In a report submitted by the European Union Commission, it was found—unsurprisingly—that the commission couldn’t prove that sales were affected by piracy. The claim of piracy affecting sales has been a long-standing one, typically levied against the PC gaming market. But now, there is at least some proof to show that the effects of piracy can’t be measured, and to claim to know the extent of their impact, is a fallacy.

While the study shows the inability to track the effects properly, there are several items about piracy that, while circumstantial, further reinforce the idea that piracy was and still isn’t a big threat to the industry.

Why People Pirate(d)

Everyone pirates for different reasons, but there are certain themes that exist when it comes to pirating games. Most of which, group into a few categories:

  • Money
  • Convenience
  • Principle
  • Technical

For people who pirate for money, the want to pirate is quite straightforward. They simply do not have the funds to purchase the product for various reasons. Perhaps the most cited reason is that they are simply young. Teenagers and college students are not a demographic that is particularly well known for their disposable income. The only way they can afford to play games is by pirating the content. The other sub-group is those who simply don’t make enough disposable income, be it because of their income, country, or a combination of the two. Regardless of the “how”, the “why” remains the same; the lack of funds.

Convenience somewhat blends in with one of the sub-groups of money and makes it the main contributing factor to pirating. Being in a country that doesn’t have the same amenities as being in the USA, buying a pirated copy of something would not only be cheaper but also far more available to be purchased. While some may choose convenience as a reason because of their surroundings, others will choose convenience because of the restrictions applied to a game. One of the more infamous DRM fiascos was with the always-online-feature of Assassin’s Creed II. For those who live with limited internet access, playing Assassin’s Creed II wasn’t a viable option. To get around this restriction, players download pirated versions that removed the DRM from the game so they could enjoy it without internet access.

Assassin’s Creed II’s DRM

While some pirate for the sake of their ability to play, others do it purely on the basis of principle. There are many in the gaming community who feel that placing any DRM on a product they purchased is crossing a line in the sand that shouldn’t be crossed. Instead of purchasing the game and promoting these DRM practices, they instead pirate the game as a quasi-form of protesting while still playing the game.

Finally, the last major possible “legitimate” reason someone may pirate a game is for technical reasons. Playing games on a PC can be at times, a chore. The number of instances I can name where I purchased a game on Steam and upon finally running the game, come to find out that it doesn’t work on my PC are endless. Be it a driver issue, something that requires a patch, or any and everything in between; playing on a PC comes with added risk compared to other platforms. Pirating can serve as a way to test a game before purchasing so you can confidently make a purchase, knowing it will work.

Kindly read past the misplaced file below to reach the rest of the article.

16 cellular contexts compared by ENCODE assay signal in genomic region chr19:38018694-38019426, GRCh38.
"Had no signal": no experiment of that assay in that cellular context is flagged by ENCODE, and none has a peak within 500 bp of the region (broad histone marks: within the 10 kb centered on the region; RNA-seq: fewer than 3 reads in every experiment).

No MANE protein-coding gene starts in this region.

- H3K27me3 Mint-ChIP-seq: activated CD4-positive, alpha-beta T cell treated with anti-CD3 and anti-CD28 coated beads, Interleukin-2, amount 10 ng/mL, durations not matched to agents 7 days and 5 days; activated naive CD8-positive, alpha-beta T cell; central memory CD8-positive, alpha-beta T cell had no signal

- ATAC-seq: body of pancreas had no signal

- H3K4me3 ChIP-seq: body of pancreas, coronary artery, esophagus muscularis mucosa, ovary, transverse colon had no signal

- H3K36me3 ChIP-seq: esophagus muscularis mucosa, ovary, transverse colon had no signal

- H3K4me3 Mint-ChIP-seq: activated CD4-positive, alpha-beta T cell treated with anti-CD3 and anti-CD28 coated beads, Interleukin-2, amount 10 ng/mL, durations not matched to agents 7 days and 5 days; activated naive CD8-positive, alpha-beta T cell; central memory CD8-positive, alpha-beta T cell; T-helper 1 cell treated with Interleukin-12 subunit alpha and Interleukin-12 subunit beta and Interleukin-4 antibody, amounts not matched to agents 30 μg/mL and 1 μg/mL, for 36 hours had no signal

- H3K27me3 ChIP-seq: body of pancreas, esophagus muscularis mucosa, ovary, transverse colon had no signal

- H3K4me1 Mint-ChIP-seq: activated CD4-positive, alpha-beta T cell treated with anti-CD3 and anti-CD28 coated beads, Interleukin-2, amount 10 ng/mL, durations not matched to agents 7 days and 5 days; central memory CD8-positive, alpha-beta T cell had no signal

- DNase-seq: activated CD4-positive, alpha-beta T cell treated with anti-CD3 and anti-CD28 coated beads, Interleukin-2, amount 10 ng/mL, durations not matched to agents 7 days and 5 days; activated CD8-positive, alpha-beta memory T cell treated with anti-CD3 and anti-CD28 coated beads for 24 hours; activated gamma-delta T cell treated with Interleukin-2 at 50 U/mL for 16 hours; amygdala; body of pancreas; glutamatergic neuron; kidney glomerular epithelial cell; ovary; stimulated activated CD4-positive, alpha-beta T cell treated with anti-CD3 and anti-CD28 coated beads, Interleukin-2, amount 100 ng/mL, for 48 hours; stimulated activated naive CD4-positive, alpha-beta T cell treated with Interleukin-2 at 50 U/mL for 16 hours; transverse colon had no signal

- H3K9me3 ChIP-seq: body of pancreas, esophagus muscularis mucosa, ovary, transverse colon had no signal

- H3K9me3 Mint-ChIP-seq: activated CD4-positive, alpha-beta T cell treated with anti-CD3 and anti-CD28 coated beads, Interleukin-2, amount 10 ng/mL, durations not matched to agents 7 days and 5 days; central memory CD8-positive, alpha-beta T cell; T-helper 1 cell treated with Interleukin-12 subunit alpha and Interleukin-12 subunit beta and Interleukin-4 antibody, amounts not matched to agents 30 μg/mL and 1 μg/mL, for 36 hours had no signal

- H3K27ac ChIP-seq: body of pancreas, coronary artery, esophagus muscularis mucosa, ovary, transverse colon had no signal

Of course, there is one more major reason that must be mentioned, and it’s those who simply wish to have something for free. There is no additional digging needed here to describe those in this group, it’s as simple as wanting to get something for free and that’s it.

So why is it important to know the various amount of reasons on why someone would pirate a game? Because it informs the publishers and developers on ways to entice consumers to purchase instead of pirate.

Learn from Mistakes

Steam owes much of its success to learning from other’s mistakes. When Steam originally came to the market, it was DRM as plain as day. Its features were minimal, it only offered valve games, and served only as a restriction. As time went on, Steam began adding features that consumers wanted, coupled with ease of use and at price points that no one at the time even matched. It created an environment that consumers wanted, and it worked.

This example largely speaks to how and why pirating has never truly been an issue. For those who lacked money, once their economic situation changes, those who were once pirates were no longer. With those who had convenience as a reason to pirate, once platforms adopted consumer-friendly practices in their location, they became consumers. As further strides by both developers of games and computer hardware created better and updated software that has fewer issues across the board, fewer people need to pirate to test a game. For those who pirated based on principle, their principles were questioned and lines were blurred, potentially turning them into consumers. All of these advancements we have seen have continued to diminish the want and need to pirate. However, all of this is lacking the biggest complaint levied against the argument that piracy is affecting game sales; no one knows if they were going to buy anyway.

It is one thing to claim that an item is stolen, however, it’s a whole other thing to say that an item would have been purchased but because of pirating would not. It’s arguably an impossible feat to prove; even the EU was unable to show the relation between pirating and the loss of a sale. In fact, the only thing that the EU was able to provide was the benefit pirating had on the games industry, showing that pirating actually assisted in creating sales. This all just goes to show that while pirating was considered a long-standing issue, the reality of this is far from the narrative that was told, largely because everyone was telling a narrative they thought was right, not because they knew it was right.